Editorial 2411 angiography, invasive angiography, and intravascular ultrasound . Conflict of interest: J.L. receives fellowship support from GE, and that treating atherosclerosis when identified is effective in prevent- . serves as a consultant to and holds stock options in Circle CVI and ing plaque progression, changing plaque morphology to a more . Heartflow. A.A. has no conflicts to disclose. 9,10 . stable form, and helps to reduce events significantly. We ag- . gressively treat all individuals with lipid-lowering therapy after the References 1. Yusuf S, Hawken S, Ounpuu S, Dans T, Avezum A, Lanas F, McQueen M, Budaj first ASCVD events, independent of the risk factor profile (sec- . A, Pais P, Varigos J, Lisheng L; INTERHEART Study Investigators. Effect of poten- ondary prevention). Is it not the time to take the same approach tially modifiable risk factors associated with myocardial infarction in 52 countries upon detection of significant subclinical atherosclerosis to prevent (the INTERHEART study): case–control study. Lancet 2004;364:937–952. 2. Fernandez-Friera L, Fuster V, Lopez-Melgar B, Oliva B, Garcı´a-Ruiz JM, that first event? . Mendiguren J, Bueno H, Pocock S, Iba ´~ nez B, Ferna ´ndez-Ortiz A, Sanz J. Normal For calcium scoring to be considered as the early step towards LDL-cholesterol levels are associated with subclinical atherosclerosis in the ab- personalized medicine, it needs to be interpreted in a personalized sence of risk factors. J Am Coll Cardiol 2017;70:2979–2991. . 3. Schlendorf KH, Nasir K, Blumenthal RS. Limitations of the Framingham risk score fashion with the goal of preventing an ASCVD event not within are now much clearer. Prev Med 2009;48:115–116. 10 years but ideally over the patient’s lifetime. A calcium score <100 4. Graham G, Blaha MJ, Budoff MJ, Rivera JJ, Agatston A, Raggi P, Shaw LJ, Berman should be interpreted differently in a young patient with no identifi- D, Rana JS, Callister T, Rumberger JA, Min J, Blumenthal RS, Nasir K. Impact of . coronary artery calcification on all-cause mortality in individuals with and without able risk factor as compared with an older patient with or without . hypertension. Atherosclerosis 2012;225:432–437. risk factors. In both cases, a calcium score <100 confirms the pres- . 5. Martin SS, Blaha MJ, Blankstein R, Agatston A, Rivera JJ, Virani SS, Ouyang P, Jones ence of atherosclerosis and risk below 7.5% in the next 10 years. . SR, Blumenthal RS, Budoff MJ, Nasir K. Dyslipidemia, coronary artery calcium, and incident atherosclerotic cardiovascular disease: implications for statin therapy from However, for a younger patient, preventing ASCVD events in the the multi-ethnic study of atherosclerosis. Circulation 2014;129:77–86. next 10 years may not be the main issue to be addressed. Therefore, 6. Kim J, McEvoy JW, Nasir K, Budoff MJ, Arad Y, Blumenthal RS, Blaha MJ. Critical . review of high-sensitivity C-reactive protein and coronary artery calcium for the the same calcium score in two different individuals can lead to differ- guidance of statin allocation: head-to-head comparison of the JUPITER and St. ent personalized therapeutic decision-making that is customized to Francis Heart Trials. Circ Cardiovasc Qual Outcomes 2014;7:315–322. that individual’s care. . 7. Valenti V, Hartaigh BO, Cho I, Schulman-Marcus J, Gransar H, Heo R, Truong . QA, Shaw LJ, Knapper J, Kelkar AA, Sciarretta S, Chang HJ, Callister TQ, Min JK. With concerns around radiation dose fading with newer dose re- Absence of coronary artery calcium identifies asymptomatic diabetic individuals duction strategies and cost seemingly no longer an issue in most at low near-term but not long-term risk of mortality: a 15-year follow-up study healthcare environments, we are left with a simple question. What of 9715 patients. Circ Cardiovasc Imaging 2016;9:e003528. . 8. Budoff MJ, Young R, Burke G, Carr JJ, Detrano RC, Folsom AR, Kronmal R, Lima answer needs to be shared for more robust clinical adoption? The JAC, Liu KJ, McClelland RL, Michos E, Post WS, Shea S, Watson KE, Wong ND. investigators in the field of coronary calcification scoring and subclin- Ten-year association of coronary artery calcium with atherosclerotic cardiovas- ical atherosclerosis have consistently provided the same clear answer . cular disease (ASCVD) events: the multi-ethnic study of atherosclerosis (MESA). Eur Heart J 2018;39:2401–2408. and yet it is seemingly not the answer the field of cardiovascular . . ´ 9. Valenti V, O Hartaigh B, Heo R, Cho I, Schulman-Marcus J, Gransar H, Truong medicine wants to hear. Why in an era of calls for individualized care . QA, Shaw LJ, Knapper J, Kelkar AA, Sandesara P, Lin FY, Sciarretta S, Chang HJ, are we willing to ignore such a powerful and yet simple imaging bio- . Callister TQ, Min JK. A 15-year warranty period for asymptomatic individuals without coronary artery calcium: a prospective follow-up of 9,715 individuals. marker? Is it not yet the time to move from risk assessment to direct JACC Cardiovasc Imaging 2015;8:900–909. visualization of the disease? Is it not yet the time to start treating the . 10. Ahmadi A, Narula J. Primary and secondary prevention, or subclinical and clinical disease as opposed to the risk for the disease? atherosclerosis. JACC Cardiovasc Imaging 2017;10:447–450. doi:10.1093/eurheartj/ehy135 Corrigendum Online publish-ahead-of-print 2 January 2018 ................................................................................................ .................................................................. Corrigendum to: The year in cardiology 2017: heart failure [Eur Heart J (2018);39(10):832–839]. The authors of the above paper wishes to inform readers that in the Preamble section of their paper ‘HFpEF; EF > _40%’ has been corrected to ‘HFpEF; EF > _50%’ as a post-publication correction. V C Published on behalf of the European Society of Cardiology. All rights reserved. The Author(s) 2018. For permissions, please email: email@example.com. Downloaded from https://academic.oup.com/eurheartj/article-abstract/39/25/2411/4917783 by Ed 'DeepDyve' Gillespie user on 03 July 2018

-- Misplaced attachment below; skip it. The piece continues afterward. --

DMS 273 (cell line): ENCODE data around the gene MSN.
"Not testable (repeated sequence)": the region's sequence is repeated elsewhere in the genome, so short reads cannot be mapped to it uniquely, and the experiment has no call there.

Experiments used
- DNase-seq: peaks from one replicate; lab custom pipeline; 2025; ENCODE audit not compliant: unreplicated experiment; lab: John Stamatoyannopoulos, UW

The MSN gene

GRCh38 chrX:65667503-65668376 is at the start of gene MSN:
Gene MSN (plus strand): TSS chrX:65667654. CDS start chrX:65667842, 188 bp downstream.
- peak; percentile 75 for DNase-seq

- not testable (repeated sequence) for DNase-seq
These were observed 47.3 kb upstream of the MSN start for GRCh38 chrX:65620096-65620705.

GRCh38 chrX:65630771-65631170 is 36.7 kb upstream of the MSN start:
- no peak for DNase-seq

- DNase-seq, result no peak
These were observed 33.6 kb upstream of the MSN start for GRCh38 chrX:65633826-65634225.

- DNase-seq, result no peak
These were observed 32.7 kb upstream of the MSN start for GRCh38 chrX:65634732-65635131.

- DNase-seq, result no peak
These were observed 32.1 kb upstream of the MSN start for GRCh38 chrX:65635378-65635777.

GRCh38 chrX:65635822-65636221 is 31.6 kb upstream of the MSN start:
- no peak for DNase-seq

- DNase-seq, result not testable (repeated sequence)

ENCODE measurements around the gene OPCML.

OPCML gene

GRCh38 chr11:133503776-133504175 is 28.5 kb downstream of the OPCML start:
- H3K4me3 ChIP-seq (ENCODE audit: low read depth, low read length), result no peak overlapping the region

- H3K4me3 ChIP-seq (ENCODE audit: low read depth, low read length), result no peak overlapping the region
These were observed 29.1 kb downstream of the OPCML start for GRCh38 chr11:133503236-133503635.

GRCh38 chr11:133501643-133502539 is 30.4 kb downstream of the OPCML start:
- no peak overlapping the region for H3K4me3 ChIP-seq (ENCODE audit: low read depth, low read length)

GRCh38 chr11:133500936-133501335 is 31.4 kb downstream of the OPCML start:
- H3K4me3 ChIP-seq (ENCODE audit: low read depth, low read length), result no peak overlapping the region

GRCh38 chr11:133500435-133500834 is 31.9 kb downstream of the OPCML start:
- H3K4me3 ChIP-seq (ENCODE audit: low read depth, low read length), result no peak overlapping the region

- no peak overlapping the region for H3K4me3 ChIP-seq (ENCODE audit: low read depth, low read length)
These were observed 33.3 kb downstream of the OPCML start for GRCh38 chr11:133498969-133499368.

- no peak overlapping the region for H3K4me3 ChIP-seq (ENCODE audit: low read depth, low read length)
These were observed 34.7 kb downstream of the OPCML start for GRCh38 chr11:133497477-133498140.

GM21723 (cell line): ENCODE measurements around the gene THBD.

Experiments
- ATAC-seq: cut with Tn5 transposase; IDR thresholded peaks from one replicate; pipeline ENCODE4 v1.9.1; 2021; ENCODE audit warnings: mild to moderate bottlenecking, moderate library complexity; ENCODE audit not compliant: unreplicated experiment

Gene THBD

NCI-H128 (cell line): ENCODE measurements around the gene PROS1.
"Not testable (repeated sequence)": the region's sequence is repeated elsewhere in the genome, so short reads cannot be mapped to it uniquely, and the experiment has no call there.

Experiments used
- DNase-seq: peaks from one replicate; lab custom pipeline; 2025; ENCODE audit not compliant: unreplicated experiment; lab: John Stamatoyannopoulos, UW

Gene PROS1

European Heart Journal – Oxford University Press
Published: Jan 2, 2018
It’s your single place to instantly
discover and read the research
that matters to you.
Enjoy affordable access to
over 18 million articles from more than
15,000 peer-reviewed journals.
All for just $49/month
Query the DeepDyve database, plus search all of PubMed and Google Scholar seamlessly
Save any article or search result from DeepDyve, PubMed, and Google Scholar... all in one place.
Get unlimited, online access to over 18 million full-text articles from more than 15,000 scientific journals.
Read from thousands of the leading scholarly journals from SpringerNature, Elsevier, Wiley-Blackwell, Oxford University Press and more.
All the latest content is available, no embargo periods.
“Hi guys, I cannot tell you how much I love this resource. Incredible. I really believe you've hit the nail on the head with this site in regards to solving the research-purchase issue.”Daniel C.
“Whoa! It’s like Spotify but for academic articles.”@Phil_Robichaud
“I must say, @deepdyve is a fabulous solution to the independent researcher's problem of #access to #information.”@deepthiw
“My last article couldn't be possible without the platform @deepdyve that makes journal papers cheaper.”@JoseServera